In the meantime, I got married. Three years later, my oldest son was born. And three years after that, with another son on the way, a friend from Indiana University unpacked a box of stuff from his college dorm room and found a stack of paper with my name on it.

Poseidon’s Children.  

The prodigal offspring had returned.  

And so I sat down and read the manuscript for the first time in almost a decade. A lot had changed since I’d written it.  In addition to my new family, I now had a computer in my home, and I’d written some short stories, found my voice as an author, a voice that now screamed in agony at the clunky prose and horrible dialogue on display in the faded dot matrix ink on those two-hundred pages. And yet, all those ideas that I’d been toying with over the years were still there, begging me to pick them up and play with them again. 

Over the next year, I rewrote the existing portion of the manuscript and just kept going, finally finishing the story. I weaved in more mythology, loading up the novel with all of those cool ideas that had been crawling around inside my brain. And when I printed it out on my laser printer, the final product was nearly eight hundred pages long and weighed over ten pounds, dwarfing the latest edition of the Indianapolis white pages. 

Obviously, it was in need of some editing. So I did what any professional author would do: I went to said Indianapolis phonebook and looked up “Editor, Books.”  Believe it or not, I found one name. She used to read slush for a New York publisher, but now she edited text books and instructional manuals for corporations. As luck would have it, the idea of working with fiction again excited her, and she agreed to help me whip my manuscript into shape. For the next two years, that’s exactly what we did.  

When we felt we had it ready, I sent it to several publishers. As a writer, you get a story in your head that you’re passionate about, and you just want to tell it in the best way possible. You don’t stop and think about what genre you’re writing in. But, since I considered myself a Horror author, I approached the Horror market first.      

Over and over again, the same response: “We really enjoyed Poseidon’s Children, but we didn’t find it to be scary enough to be Horror.” Based on some of the story elements, they suggested that I try a Science-Fiction publisher instead. And so I took their advice, hoping to have better luck, but finding only further rejection. “We found this to be a fast-paced, enjoyable read,” they told me, “but it’s just too horrific to be part of our Sci-Fi line.”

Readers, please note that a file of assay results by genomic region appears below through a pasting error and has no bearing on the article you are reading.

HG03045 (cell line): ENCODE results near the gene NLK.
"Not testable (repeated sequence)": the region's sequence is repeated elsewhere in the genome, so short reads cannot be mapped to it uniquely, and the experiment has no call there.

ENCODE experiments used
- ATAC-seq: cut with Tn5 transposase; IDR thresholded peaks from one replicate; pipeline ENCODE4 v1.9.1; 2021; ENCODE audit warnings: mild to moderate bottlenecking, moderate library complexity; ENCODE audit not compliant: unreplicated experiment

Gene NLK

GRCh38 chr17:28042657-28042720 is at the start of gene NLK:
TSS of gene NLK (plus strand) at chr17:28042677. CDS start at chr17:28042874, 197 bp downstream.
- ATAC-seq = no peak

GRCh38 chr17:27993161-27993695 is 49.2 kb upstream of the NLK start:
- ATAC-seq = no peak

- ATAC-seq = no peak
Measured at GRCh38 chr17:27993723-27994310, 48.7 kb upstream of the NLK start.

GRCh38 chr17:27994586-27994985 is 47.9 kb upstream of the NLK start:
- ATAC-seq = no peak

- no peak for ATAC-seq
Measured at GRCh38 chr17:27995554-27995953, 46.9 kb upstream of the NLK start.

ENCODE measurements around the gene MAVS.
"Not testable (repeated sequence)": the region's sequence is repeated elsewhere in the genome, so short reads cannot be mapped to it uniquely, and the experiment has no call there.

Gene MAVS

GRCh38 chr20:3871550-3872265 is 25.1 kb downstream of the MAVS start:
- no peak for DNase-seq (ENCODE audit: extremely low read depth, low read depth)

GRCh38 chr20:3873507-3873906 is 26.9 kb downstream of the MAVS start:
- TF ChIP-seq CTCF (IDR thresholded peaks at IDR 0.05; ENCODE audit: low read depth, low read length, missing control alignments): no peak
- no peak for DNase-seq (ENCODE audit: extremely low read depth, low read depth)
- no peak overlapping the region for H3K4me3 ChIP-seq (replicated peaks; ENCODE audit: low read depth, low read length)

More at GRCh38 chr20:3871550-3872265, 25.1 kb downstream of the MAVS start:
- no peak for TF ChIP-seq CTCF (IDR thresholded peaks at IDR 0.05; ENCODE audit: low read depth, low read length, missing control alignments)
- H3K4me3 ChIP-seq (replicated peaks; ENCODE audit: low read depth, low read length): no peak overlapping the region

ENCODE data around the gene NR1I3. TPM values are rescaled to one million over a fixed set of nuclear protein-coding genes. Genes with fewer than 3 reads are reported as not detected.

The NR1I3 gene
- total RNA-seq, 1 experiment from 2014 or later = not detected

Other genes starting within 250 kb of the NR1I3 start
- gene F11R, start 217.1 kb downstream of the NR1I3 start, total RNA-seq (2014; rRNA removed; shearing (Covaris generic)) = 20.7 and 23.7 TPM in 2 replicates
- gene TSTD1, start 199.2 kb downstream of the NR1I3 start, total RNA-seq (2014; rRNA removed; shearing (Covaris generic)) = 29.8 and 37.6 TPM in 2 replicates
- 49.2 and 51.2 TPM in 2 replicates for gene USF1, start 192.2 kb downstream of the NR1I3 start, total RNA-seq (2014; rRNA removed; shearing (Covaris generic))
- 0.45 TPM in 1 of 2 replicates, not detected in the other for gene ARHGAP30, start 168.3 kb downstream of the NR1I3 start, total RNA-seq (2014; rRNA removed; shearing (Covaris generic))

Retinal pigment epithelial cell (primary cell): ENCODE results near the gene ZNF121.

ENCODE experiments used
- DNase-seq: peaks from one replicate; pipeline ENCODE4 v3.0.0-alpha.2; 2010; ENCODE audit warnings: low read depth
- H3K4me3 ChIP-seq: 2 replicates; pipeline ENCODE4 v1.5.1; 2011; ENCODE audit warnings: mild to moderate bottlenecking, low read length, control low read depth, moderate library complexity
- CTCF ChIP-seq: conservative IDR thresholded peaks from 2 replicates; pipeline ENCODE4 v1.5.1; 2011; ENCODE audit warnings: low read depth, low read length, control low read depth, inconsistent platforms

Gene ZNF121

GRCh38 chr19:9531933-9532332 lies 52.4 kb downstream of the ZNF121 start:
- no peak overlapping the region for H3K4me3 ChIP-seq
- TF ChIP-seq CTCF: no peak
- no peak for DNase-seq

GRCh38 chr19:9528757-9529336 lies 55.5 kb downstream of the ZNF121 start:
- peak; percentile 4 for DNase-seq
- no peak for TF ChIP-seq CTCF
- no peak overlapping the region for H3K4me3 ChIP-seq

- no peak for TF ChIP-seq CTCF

So there I was, stuck with a book that everyone liked, but nobody wanted. No one could even agree on what it was! It was dark, that much was certain, and bloody; it had elements of Action Adventure, Mystery, Thriller, Science Fiction, and, of course, Horror. So where should I turn?

Frustrated, I shelved the novel once again, focusing instead on other projects. I published enough short fiction to fill a collection, Skull Full of Kisses, which was published by Graveside Tales, and I wrote two more novels, The Wide Game, also for Graveside, and Cinema of Shadows, which I sold to Seventh Star Press as part of a multiple book deal.  All Horror. 

And still, that dream kept gnawing at me. I loved those characters, that mythology, and I wanted to get it out there.  

I decided to take another stab at Poseidon’s Children. This time, I turned to the other writers of my writing group, Indiana Horror Writers, for suggestions. It was Maurice Broaddus, who was writing his own series of novels at the time, who told me that what I had was clearly Urban Fantasy. I questioned this, thinking that all Fantasy, even Urban Fantasy, had to have wizards and dragons. The more I looked into it, however, the more diverse the genre became. Urban Fantasy could have vampires and werewolves, it could have demons and monsters, even aliens.And the more I read, the more I thought that my novel was a perfect fit.  

I decided to do one final polish. I played up some elements, jettisoned others, and expanded the whole mythology into a series I was now calling The Legacy of the Gods. But I still kept it dark, kept it bloody; in fact, I lovingly described it as “The Texas Chainsaw Massacre of Urban Fantasy.” Satisfied with the finished product, I approached my current publisher, Seventh Star Press, who had released a fair amount of Fantasy and Urban Fantasy before taking on my Indiana-based Horror Series, and I waited nervously for their response. 

When they told me they loved Poseidon’s Children, I was overjoyed, and yet I kept waiting to hear “but it’s not scary enough for this,” or “it’s too Sci-Fi for that.” This time, however, it was just right. They greenlit the entire series and set a release date for March of 2012; more than twenty years after that initial dream.

So we are, on the eve of the novel’s release. Soon my faithful readers will be able to dive into the world I’ve been swimming in alone for so long. In fact, some reviewers already have their copies. "A little more gruesome than most of the Urban Fantasy novels I've read," one of them has already commented.
Oh yes, my work here is done.